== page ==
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UK’s £11.6bn climate aid commitment at risk, watchdog warns

29 Feb 2024 4 minute read
Photo by Markus Spiske on Unsplash.

The UK will struggle to meet its commitment to spend £11.6 billion helping poorer countries deal with climate change, the aid spending watchdog has warned.

In 2019, the UK Government pledged £11.6 billion over five years to 2025-26 to help developing countries curb emissions and cope with climate impacts, including £3 billion on restoring nature, half of which is for forests.

But it has “moved the goalposts” by changing how it calculates the target and reviewing existing aid programmes to include as international climate finance, the Independent Commission for Aid Impact (ICAI) said.

This has produced an extra £1.724 billion towards enabling the UK Government to meet the target, none of which was new money for countries in need of help.


The watchdog raised concerns that the changes mean the UK is offering less additional assistance than was originally promised.

A rapid review from the watchdog, which reports to Parliament, also warns that even with the changes, the target will be “challenging” to meet, with 55% of the funding still to be spent in the last two years of the pledge.

Up to £3.8 billion is due to be spent in the last year of the pledge, after the next general election and at least one spending review.

That comes in the context of a squeeze on the overall aid budget and non-climate demands on the money.

“In the context of successive budget reductions to overseas development aid (ODA), serious concerns remain over whether the heavily backloaded spending plan can be delivered,” the report warns.

Trust in the UK’s international climate leadership has declined as a result of uncertainty about the UK meeting its £11.6 billion commitment, especially with the changes to how it is measured, as well as rolling back on net zero policies at home, the report said.

Competing demands

The review highlights competing demands on UK aid, due to escalating humanitarian crises and conflicts and cuts to the aid budget which has a ceiling of 0.5% of gross national income rather than the 0.7% it once was.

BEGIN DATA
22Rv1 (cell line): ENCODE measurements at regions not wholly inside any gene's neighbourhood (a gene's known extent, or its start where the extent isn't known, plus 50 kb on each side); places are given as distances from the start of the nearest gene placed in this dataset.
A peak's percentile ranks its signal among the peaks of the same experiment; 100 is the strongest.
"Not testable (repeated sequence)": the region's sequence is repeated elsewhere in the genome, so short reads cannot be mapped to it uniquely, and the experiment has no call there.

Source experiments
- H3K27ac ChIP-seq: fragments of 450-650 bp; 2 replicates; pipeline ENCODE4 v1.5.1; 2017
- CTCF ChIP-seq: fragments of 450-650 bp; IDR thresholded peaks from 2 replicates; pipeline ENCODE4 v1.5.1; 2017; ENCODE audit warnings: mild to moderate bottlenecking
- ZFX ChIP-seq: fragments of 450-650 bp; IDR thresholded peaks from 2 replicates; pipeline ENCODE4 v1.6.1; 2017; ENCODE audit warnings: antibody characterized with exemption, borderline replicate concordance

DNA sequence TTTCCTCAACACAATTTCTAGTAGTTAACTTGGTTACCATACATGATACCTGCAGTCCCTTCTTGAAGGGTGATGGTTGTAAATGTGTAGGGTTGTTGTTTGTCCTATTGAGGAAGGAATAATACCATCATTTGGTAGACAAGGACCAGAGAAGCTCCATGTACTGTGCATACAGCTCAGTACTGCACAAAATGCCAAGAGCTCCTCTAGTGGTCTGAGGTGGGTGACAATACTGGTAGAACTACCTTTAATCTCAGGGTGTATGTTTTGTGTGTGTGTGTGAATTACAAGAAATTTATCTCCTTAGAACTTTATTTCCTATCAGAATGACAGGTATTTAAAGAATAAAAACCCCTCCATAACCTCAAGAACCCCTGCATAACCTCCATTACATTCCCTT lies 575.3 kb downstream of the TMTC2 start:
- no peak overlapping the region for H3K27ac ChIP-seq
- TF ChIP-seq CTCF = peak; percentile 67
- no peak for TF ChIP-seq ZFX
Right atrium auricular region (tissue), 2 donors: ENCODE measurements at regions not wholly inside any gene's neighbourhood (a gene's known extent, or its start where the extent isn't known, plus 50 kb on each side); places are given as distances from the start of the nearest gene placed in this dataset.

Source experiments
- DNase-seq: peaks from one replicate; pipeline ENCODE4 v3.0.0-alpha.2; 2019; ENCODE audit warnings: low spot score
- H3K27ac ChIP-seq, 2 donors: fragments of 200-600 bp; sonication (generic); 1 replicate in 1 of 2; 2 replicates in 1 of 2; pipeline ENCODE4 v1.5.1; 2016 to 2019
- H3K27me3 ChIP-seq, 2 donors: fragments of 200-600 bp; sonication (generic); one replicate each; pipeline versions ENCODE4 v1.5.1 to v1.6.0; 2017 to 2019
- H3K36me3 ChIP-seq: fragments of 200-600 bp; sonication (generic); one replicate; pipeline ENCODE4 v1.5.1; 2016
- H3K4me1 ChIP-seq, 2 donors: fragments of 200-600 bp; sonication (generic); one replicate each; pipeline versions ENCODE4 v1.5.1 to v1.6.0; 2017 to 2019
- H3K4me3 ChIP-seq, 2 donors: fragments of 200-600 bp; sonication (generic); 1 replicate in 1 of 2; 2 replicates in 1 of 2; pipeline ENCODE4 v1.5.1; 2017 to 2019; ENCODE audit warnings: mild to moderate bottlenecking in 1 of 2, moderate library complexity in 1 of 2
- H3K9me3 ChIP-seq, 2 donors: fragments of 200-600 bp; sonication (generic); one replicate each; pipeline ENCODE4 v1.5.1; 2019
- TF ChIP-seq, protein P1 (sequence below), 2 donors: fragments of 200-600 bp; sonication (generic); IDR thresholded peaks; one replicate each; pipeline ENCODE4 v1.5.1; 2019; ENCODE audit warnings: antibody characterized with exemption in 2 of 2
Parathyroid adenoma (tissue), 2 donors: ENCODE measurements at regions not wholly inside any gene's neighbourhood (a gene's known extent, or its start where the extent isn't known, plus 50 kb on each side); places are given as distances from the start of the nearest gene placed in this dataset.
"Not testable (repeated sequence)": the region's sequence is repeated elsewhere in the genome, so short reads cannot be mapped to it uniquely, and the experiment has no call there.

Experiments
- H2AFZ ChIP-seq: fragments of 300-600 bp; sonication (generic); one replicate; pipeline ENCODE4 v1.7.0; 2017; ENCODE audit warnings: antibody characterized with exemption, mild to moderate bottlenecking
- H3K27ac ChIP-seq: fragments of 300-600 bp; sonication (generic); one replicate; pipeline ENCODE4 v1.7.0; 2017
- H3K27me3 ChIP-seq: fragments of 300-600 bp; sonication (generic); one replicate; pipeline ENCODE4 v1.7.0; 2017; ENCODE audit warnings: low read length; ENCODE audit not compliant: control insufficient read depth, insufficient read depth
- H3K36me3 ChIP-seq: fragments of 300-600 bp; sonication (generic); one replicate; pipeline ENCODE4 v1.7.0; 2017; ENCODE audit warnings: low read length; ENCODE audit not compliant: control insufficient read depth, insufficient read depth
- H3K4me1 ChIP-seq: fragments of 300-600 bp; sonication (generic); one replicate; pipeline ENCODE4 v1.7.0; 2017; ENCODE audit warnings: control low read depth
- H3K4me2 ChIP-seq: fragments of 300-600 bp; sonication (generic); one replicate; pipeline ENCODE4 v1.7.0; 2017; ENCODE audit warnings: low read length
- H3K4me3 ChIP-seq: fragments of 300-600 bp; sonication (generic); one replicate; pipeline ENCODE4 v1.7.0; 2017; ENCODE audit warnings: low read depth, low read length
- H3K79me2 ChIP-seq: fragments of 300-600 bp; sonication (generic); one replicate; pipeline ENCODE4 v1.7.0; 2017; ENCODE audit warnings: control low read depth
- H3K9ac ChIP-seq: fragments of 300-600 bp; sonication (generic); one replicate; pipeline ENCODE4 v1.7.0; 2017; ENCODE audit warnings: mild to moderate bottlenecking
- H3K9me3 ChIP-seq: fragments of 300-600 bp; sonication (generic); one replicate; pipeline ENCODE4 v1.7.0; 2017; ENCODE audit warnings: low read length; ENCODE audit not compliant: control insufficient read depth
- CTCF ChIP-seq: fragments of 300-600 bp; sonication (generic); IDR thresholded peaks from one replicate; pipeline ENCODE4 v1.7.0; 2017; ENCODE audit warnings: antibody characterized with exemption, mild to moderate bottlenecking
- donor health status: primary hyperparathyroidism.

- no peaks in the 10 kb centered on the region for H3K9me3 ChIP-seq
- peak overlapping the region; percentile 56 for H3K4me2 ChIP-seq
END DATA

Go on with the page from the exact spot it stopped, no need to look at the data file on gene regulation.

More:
And current policies are leading to a significant proportion of aid being spent in the UK, through spending on asylum seekers and refugees here.

There is also a warning in the report that the changes to how spending is calculated means more is being channelled through loans rather than grants, and that climate finance is not championing women and girls.

But the review finds that – contrary to reports last year that 83% of the whole aid budget will have to go on climate finance – meeting the £11.6bn target would take up far less of the overall aid spend, down to 28% with the changes to how it is calculated.

The report urges the UK Government to produce detailed plans for meeting the £11.6 billion target, and produce an annual report to enable people to track if they are meeting their public commitments on climate finance.

Chief commissioner Dr Tamsyn Barton, who led the review, said: “With so many pressures on UK aid in the past few years, it is welcome that the Government continues to reaffirm its ambitious pledge on climate finance, which is key to helping the most vulnerable countries adapt and respond to global warming.

“But we are concerned that by altering its accounting methods and identifying existing spend as international climate finance to include that funding in the total, rather than providing new money, the UK is offering less additional assistance than was originally promised.

“It may also not be as suited to the needs of the most vulnerable countries at risk from climate change, notably the least developed, conflict-affected and small island developing states.”

The Foreign, Commonwealth and Development Office has been contacted for comment.

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